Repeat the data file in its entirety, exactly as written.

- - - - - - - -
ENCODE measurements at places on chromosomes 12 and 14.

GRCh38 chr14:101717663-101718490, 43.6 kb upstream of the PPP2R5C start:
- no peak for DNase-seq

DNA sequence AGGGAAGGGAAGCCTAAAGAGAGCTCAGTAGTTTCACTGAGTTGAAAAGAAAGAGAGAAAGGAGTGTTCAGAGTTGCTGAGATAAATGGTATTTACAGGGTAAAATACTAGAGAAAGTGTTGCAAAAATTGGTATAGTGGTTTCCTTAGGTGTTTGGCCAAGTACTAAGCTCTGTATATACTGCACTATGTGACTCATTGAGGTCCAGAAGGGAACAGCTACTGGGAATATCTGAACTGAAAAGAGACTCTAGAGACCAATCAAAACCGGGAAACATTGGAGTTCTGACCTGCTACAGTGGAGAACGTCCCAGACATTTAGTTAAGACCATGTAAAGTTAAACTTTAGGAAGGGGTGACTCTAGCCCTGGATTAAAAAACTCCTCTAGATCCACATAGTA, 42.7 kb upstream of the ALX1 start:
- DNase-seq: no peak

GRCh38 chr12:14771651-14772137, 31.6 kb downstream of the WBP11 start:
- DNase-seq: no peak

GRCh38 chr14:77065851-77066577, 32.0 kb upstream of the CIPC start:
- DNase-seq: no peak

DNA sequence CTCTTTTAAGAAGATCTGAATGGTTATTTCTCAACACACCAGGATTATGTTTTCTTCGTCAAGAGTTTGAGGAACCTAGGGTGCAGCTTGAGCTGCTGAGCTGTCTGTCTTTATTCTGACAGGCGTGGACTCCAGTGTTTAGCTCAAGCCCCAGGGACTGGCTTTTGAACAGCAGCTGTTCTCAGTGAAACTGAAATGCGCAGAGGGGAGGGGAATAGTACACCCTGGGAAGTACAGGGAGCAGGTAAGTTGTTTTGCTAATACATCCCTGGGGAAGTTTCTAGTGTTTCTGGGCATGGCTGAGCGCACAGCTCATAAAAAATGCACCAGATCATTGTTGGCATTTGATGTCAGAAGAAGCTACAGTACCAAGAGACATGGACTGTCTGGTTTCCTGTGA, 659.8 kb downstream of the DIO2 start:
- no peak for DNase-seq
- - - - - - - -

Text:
ENCODE measurements at places on chromosomes 12 and 14.

GRCh38 chr14:101717663-101718490, 43.6 kb upstream of the PPP2R5C start:
- no peak for DNase-seq

DNA sequence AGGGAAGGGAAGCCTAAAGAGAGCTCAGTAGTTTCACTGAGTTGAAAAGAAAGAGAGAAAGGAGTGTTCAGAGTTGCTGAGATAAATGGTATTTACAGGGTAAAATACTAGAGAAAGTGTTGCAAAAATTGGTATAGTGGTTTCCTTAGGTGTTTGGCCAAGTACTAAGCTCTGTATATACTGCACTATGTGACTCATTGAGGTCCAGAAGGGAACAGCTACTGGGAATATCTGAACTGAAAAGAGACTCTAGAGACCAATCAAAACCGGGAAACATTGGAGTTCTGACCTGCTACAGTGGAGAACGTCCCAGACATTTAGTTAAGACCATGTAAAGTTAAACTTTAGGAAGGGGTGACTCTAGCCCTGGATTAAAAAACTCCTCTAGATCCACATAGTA, 42.7 kb upstream of the ALX1 start:
- DNase-seq: no peak

GRCh38 chr12:14771651-14772137, 31.6 kb downstream of the WBP11 start:
- DNase-seq: no peak

GRCh38 chr14:77065851-77066577, 32.0 kb upstream of the CIPC start:
- DNase-seq: no peak

DNA sequence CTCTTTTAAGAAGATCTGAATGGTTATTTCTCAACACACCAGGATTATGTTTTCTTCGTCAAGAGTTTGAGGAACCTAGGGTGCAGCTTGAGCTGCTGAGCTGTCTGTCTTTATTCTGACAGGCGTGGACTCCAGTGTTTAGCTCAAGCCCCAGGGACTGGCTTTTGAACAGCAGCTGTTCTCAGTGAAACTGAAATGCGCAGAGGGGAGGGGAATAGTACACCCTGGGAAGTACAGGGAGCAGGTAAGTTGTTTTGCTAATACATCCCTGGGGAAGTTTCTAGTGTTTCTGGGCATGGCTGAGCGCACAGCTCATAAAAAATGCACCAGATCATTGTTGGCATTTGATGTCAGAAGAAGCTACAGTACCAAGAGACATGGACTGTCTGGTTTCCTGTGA, 659.8 kb downstream of the DIO2 start:
- no peak for DNase-seq